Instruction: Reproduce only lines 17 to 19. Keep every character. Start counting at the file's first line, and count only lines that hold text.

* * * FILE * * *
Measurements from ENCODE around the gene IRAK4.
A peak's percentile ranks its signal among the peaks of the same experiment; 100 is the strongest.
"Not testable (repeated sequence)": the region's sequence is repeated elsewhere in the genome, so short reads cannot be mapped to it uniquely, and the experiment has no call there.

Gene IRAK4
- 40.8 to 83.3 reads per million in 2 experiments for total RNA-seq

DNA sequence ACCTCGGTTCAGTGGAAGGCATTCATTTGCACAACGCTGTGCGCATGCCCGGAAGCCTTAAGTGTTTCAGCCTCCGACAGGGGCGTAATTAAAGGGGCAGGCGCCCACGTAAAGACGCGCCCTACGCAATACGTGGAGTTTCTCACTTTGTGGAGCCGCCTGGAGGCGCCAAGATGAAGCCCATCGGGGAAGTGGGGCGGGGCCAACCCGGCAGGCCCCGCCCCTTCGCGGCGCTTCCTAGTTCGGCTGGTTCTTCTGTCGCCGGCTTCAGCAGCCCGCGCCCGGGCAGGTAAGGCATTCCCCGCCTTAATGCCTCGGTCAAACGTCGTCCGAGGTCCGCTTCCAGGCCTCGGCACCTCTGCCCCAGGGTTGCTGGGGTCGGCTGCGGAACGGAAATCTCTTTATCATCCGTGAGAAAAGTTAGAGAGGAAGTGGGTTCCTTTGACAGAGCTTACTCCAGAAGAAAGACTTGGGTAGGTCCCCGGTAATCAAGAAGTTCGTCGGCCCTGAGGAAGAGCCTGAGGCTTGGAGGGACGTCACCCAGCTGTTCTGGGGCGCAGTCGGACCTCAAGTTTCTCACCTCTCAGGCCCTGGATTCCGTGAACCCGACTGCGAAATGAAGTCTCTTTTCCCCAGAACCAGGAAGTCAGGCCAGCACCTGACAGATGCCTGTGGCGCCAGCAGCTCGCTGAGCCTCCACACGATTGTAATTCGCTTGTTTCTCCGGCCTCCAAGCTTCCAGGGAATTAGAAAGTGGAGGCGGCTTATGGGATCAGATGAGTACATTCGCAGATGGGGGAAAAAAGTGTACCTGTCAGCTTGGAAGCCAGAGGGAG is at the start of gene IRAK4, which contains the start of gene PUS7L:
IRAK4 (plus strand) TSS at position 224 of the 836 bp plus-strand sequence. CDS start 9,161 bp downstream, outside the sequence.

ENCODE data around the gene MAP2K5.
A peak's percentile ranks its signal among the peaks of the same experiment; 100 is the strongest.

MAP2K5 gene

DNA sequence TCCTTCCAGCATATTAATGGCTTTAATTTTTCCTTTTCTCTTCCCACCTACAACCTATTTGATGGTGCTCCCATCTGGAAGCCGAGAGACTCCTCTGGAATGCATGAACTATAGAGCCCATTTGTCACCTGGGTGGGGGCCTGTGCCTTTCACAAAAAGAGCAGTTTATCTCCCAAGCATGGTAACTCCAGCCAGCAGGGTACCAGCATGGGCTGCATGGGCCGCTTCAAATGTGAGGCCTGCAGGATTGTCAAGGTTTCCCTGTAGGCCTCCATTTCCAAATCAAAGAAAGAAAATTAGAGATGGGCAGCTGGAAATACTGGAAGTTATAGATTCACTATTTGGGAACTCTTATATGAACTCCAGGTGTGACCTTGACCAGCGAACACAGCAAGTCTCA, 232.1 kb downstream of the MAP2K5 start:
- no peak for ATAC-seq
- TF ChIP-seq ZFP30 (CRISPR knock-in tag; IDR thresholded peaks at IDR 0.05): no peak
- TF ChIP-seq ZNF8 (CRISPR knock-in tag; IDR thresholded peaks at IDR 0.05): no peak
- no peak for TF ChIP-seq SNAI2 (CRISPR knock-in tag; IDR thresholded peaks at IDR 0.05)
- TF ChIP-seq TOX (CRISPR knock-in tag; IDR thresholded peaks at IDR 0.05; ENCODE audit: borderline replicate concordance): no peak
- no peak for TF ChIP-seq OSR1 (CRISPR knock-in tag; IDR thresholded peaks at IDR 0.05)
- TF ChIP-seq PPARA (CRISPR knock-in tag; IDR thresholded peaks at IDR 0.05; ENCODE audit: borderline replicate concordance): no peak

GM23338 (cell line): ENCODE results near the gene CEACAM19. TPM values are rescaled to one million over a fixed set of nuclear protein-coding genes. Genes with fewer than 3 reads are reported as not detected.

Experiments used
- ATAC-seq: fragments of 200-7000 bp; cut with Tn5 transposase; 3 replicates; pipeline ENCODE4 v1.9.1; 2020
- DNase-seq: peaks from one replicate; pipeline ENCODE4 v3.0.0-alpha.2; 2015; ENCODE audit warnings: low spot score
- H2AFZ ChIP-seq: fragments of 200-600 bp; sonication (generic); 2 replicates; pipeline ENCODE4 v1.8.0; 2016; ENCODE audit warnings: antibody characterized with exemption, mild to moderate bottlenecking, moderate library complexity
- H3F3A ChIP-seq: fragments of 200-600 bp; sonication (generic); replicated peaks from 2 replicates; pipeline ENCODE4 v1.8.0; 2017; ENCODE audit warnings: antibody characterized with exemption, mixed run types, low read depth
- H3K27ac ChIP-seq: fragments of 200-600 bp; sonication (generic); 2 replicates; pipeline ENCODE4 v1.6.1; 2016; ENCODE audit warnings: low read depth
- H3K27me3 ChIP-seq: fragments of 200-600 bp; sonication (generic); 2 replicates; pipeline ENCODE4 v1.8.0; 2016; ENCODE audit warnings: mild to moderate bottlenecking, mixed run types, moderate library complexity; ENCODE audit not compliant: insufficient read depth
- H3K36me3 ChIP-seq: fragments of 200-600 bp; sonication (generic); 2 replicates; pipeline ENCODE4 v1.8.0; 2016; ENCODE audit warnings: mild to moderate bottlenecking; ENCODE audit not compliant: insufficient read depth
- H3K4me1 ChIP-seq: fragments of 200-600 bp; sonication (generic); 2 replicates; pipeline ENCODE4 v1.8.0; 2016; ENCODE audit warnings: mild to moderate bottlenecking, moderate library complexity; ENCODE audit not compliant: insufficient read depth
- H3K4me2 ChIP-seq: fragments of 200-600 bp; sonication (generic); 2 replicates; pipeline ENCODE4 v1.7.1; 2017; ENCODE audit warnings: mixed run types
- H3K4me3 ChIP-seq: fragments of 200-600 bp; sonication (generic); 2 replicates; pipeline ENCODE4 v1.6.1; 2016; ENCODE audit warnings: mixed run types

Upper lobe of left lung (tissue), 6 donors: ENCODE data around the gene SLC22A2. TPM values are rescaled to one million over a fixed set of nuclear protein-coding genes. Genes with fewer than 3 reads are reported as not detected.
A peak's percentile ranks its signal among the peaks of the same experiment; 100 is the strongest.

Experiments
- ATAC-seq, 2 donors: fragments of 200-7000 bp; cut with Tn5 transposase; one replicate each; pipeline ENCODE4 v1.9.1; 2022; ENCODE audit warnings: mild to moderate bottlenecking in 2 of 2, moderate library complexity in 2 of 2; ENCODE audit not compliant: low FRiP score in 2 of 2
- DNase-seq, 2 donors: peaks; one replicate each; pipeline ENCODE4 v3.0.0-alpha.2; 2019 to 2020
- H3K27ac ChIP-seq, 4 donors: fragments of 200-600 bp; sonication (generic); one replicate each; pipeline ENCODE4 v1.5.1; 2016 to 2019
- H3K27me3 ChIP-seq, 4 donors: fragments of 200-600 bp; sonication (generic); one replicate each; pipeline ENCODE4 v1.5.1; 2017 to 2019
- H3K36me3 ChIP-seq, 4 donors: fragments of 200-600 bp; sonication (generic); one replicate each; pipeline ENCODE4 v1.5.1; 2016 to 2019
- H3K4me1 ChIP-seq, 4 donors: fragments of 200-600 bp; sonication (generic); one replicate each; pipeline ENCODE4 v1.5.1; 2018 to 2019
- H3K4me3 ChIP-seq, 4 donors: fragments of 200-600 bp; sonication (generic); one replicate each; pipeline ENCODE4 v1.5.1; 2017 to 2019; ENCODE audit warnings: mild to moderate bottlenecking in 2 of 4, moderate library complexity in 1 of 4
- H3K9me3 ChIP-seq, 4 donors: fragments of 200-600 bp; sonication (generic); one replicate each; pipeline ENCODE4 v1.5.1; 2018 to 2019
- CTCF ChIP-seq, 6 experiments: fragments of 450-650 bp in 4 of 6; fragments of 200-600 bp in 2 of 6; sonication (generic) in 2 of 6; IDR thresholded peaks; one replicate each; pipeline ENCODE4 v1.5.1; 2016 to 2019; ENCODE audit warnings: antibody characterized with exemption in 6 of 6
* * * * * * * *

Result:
- no peak for TF ChIP-seq OSR1 (CRISPR knock-in tag; IDR thresholded peaks at IDR 0.05)
- TF ChIP-seq PPARA (CRISPR knock-in tag; IDR thresholded peaks at IDR 0.05; ENCODE audit: borderline replicate concordance): no peak

GM23338 (cell line): ENCODE results near the gene CEACAM19. TPM values are rescaled to one million over a fixed set of nuclear protein-coding genes. Genes with fewer than 3 reads are reported as not detected.